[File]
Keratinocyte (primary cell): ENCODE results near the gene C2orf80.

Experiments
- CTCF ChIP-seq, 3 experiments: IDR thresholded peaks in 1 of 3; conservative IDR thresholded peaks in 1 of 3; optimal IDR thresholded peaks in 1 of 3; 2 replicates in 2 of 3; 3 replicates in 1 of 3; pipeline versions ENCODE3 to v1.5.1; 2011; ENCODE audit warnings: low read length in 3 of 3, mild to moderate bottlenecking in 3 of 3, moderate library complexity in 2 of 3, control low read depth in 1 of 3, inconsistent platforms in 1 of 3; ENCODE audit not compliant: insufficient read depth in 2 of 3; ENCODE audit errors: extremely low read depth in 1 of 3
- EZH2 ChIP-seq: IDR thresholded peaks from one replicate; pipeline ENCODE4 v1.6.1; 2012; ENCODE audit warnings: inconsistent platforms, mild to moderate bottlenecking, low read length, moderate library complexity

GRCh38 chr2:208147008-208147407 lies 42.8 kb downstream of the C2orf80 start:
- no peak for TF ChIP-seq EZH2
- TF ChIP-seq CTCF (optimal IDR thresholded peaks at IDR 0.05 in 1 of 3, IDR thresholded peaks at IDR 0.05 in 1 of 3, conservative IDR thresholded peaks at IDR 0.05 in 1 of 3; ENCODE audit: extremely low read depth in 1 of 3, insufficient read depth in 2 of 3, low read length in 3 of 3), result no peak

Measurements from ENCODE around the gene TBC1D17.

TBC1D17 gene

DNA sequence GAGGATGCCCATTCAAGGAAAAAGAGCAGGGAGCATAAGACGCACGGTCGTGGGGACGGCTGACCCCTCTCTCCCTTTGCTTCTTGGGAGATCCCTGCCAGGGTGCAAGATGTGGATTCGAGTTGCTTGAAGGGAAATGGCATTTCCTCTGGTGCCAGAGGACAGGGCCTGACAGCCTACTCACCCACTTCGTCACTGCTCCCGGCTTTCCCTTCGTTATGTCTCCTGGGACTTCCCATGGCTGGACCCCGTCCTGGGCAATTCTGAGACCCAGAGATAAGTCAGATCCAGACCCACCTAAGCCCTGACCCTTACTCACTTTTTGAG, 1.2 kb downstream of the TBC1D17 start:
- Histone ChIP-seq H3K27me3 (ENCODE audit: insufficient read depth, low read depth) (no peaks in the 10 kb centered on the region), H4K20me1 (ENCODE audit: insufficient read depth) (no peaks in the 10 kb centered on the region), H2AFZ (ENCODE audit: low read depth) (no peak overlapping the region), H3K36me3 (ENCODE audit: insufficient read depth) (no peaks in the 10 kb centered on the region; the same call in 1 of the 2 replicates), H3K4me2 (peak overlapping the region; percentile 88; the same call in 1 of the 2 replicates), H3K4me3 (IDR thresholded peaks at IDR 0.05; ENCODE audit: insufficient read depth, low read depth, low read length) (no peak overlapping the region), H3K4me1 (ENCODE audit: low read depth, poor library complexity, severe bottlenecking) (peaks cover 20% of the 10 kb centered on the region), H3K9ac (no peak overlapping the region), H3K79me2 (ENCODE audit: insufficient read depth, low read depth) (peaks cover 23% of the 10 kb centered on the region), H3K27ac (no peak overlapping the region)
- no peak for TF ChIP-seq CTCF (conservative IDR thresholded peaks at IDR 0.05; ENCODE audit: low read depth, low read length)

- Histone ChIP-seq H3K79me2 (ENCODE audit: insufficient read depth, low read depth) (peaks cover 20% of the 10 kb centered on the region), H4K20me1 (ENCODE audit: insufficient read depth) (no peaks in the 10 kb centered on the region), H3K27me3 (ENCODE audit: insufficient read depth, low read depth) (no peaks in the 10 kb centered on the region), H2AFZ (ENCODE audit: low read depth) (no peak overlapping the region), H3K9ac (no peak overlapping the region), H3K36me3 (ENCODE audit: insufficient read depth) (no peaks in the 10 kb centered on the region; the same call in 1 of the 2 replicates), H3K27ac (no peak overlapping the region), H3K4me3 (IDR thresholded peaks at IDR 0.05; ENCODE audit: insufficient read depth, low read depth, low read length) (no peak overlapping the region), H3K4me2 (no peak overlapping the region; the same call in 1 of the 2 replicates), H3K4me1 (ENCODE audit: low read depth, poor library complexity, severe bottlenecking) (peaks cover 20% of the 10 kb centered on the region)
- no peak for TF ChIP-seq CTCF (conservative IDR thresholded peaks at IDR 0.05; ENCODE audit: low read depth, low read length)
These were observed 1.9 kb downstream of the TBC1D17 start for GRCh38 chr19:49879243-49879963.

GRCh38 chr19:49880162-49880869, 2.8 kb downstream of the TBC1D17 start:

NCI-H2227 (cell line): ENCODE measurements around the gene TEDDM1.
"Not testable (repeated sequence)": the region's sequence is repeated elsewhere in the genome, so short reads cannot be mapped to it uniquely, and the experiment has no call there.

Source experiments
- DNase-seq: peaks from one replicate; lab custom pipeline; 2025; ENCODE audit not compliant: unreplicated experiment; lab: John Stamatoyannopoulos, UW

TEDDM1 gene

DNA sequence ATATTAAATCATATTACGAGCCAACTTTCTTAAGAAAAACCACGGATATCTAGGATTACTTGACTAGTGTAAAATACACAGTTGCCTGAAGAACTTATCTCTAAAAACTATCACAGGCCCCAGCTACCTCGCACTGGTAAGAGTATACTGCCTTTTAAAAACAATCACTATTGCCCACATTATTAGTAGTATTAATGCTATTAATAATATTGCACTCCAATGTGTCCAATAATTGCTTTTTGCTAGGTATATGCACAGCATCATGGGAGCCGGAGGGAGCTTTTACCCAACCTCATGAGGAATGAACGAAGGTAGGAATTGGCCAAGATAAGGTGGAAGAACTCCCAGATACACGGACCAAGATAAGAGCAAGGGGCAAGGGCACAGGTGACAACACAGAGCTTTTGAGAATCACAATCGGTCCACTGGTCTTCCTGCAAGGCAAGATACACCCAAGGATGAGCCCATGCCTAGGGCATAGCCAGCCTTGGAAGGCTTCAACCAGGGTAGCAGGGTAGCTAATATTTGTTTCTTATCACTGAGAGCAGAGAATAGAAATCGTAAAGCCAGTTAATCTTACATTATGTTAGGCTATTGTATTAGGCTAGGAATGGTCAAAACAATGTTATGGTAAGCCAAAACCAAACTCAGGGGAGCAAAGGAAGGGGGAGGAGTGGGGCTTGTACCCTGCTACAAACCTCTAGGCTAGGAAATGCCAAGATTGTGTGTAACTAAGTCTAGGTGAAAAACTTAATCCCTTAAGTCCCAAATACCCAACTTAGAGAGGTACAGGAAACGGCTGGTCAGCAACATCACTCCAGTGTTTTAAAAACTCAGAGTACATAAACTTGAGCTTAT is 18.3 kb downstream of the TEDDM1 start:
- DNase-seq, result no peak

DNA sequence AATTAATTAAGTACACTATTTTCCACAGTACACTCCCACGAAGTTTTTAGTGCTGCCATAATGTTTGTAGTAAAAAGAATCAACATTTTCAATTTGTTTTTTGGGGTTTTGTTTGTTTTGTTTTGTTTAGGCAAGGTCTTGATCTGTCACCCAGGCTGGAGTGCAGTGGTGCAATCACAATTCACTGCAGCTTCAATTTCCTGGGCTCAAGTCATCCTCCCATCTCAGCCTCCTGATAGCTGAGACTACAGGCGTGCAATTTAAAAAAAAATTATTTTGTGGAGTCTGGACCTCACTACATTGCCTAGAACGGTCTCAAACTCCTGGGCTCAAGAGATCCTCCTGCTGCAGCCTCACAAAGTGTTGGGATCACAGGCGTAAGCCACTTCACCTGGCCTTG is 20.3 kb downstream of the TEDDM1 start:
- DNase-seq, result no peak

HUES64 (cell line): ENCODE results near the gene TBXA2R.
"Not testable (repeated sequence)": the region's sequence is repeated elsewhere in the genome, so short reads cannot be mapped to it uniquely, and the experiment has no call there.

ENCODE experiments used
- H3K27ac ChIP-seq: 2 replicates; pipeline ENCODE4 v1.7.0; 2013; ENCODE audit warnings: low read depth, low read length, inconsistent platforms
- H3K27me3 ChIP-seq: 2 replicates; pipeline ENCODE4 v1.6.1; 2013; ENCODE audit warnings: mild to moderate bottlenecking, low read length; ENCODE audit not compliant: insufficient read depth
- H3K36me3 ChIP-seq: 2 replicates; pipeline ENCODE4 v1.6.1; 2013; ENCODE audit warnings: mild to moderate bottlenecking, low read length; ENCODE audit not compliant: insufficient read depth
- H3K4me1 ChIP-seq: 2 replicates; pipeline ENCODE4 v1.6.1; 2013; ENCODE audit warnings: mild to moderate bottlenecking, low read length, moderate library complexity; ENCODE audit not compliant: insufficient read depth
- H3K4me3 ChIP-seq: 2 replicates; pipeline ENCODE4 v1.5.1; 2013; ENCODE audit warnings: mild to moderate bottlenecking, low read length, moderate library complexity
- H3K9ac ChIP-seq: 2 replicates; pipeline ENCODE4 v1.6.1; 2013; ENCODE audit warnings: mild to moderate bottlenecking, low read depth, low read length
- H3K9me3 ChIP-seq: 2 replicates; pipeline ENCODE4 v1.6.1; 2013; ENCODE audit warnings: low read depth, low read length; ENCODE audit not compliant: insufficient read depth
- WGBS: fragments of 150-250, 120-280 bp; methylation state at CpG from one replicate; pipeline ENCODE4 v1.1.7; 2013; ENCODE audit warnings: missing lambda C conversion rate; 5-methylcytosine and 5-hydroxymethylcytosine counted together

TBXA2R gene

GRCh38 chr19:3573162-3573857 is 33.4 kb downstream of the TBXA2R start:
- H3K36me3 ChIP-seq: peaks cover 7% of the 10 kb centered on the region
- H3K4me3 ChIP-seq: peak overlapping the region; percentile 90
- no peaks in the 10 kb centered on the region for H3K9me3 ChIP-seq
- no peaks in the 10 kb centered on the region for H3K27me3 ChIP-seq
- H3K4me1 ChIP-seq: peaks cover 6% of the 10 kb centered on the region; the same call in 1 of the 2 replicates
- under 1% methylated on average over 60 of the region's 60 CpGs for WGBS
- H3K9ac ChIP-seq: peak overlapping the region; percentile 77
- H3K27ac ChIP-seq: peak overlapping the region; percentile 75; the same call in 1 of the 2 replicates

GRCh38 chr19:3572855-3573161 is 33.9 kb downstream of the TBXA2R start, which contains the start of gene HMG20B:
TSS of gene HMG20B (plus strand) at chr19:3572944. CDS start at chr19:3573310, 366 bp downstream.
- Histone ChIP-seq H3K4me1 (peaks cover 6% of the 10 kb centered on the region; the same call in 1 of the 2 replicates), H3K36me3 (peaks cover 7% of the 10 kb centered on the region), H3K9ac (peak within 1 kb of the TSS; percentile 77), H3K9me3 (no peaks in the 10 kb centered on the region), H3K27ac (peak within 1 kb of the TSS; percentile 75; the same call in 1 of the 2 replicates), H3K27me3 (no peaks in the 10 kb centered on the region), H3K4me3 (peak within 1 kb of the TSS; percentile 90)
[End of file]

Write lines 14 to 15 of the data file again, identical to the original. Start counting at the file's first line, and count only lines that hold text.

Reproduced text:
- no peak for TF ChIP-seq CTCF (conservative IDR thresholded peaks at IDR 0.05; ENCODE audit: low read depth, low read length)
These were observed 1.9 kb downstream of the TBC1D17 start for GRCh38 chr19:49879243-49879963.